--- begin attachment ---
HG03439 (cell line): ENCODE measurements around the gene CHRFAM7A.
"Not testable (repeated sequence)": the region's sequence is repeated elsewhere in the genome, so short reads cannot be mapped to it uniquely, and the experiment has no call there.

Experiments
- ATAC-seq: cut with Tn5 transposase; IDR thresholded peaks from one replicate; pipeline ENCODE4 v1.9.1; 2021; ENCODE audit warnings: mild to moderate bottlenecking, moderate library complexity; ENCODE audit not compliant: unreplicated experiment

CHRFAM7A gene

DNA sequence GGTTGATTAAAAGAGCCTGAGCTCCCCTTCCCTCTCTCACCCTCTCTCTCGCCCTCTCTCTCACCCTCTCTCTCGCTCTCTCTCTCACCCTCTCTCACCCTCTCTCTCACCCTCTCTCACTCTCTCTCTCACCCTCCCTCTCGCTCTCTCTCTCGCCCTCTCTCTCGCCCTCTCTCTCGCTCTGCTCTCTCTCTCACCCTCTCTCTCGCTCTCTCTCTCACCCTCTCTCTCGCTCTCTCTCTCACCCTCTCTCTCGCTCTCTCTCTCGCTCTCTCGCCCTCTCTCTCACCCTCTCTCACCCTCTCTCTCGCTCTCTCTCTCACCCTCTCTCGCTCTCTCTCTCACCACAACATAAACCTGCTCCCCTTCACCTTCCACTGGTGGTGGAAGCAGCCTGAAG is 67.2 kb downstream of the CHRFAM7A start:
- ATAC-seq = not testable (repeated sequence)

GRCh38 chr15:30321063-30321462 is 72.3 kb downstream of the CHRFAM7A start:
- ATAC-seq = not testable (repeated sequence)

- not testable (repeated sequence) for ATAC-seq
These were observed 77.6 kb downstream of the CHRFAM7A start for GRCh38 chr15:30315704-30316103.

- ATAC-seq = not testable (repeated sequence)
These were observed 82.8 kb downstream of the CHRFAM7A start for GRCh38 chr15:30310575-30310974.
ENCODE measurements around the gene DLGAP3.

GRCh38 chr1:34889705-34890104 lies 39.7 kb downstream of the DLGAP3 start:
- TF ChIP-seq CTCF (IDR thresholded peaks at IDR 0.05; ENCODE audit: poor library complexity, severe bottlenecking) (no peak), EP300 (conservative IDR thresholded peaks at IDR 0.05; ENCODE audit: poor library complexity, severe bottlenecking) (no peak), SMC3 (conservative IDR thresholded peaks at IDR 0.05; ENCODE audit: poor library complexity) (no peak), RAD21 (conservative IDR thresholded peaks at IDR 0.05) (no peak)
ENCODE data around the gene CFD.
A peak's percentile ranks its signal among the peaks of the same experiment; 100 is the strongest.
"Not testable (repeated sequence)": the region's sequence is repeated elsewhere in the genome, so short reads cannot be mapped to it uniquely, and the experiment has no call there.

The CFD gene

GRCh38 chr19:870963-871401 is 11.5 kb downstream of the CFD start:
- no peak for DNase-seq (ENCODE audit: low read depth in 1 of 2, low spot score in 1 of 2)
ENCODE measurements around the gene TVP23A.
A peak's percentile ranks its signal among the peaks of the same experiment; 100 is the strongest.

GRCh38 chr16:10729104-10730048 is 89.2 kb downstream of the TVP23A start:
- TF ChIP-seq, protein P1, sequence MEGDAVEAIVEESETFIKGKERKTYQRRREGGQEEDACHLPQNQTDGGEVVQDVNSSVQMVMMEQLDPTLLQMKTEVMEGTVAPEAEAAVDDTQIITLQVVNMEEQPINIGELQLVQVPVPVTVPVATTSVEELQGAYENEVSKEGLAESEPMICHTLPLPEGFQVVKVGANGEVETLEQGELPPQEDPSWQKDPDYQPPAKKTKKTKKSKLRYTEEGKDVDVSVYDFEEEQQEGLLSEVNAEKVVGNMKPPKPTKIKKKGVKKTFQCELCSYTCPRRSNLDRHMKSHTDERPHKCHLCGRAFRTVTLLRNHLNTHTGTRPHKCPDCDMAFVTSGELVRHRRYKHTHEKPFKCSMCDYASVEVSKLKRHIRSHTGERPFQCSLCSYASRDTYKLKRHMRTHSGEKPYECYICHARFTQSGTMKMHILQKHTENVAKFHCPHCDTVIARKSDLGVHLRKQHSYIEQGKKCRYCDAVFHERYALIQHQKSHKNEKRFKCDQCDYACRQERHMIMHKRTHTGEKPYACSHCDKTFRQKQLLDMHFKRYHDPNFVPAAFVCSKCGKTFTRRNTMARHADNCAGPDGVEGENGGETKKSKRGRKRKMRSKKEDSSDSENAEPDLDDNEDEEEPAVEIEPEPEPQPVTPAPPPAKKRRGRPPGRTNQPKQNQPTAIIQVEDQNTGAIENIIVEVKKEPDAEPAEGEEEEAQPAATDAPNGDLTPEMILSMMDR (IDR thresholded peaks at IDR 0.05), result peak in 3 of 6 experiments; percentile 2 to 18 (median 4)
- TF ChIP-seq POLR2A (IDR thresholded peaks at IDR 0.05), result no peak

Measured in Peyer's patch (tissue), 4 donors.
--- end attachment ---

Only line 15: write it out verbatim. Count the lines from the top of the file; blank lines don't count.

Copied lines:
GRCh38 chr1:34889705-34890104 lies 39.7 kb downstream of the DLGAP3 start: